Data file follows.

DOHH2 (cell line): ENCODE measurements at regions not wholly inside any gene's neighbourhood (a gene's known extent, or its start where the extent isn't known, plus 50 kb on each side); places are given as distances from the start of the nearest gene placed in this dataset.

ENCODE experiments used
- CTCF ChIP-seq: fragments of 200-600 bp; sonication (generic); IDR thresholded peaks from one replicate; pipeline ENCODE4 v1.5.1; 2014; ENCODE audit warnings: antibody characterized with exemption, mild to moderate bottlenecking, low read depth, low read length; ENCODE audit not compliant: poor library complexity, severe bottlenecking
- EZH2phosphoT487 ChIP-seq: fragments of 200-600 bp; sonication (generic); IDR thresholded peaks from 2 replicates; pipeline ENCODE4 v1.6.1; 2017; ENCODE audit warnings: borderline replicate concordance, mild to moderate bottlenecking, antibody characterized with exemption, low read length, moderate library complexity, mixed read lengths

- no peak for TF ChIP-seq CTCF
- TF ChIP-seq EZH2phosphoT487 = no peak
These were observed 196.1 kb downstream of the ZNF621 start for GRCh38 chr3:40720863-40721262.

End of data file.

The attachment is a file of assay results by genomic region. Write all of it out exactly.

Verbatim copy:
DOHH2 (cell line): ENCODE measurements at regions not wholly inside any gene's neighbourhood (a gene's known extent, or its start where the extent isn't known, plus 50 kb on each side); places are given as distances from the start of the nearest gene placed in this dataset.

ENCODE experiments used
- CTCF ChIP-seq: fragments of 200-600 bp; sonication (generic); IDR thresholded peaks from one replicate; pipeline ENCODE4 v1.5.1; 2014; ENCODE audit warnings: antibody characterized with exemption, mild to moderate bottlenecking, low read depth, low read length; ENCODE audit not compliant: poor library complexity, severe bottlenecking
- EZH2phosphoT487 ChIP-seq: fragments of 200-600 bp; sonication (generic); IDR thresholded peaks from 2 replicates; pipeline ENCODE4 v1.6.1; 2017; ENCODE audit warnings: borderline replicate concordance, mild to moderate bottlenecking, antibody characterized with exemption, low read length, moderate library complexity, mixed read lengths

- no peak for TF ChIP-seq CTCF
- TF ChIP-seq EZH2phosphoT487 = no peak
These were observed 196.1 kb downstream of the ZNF621 start for GRCh38 chr3:40720863-40721262.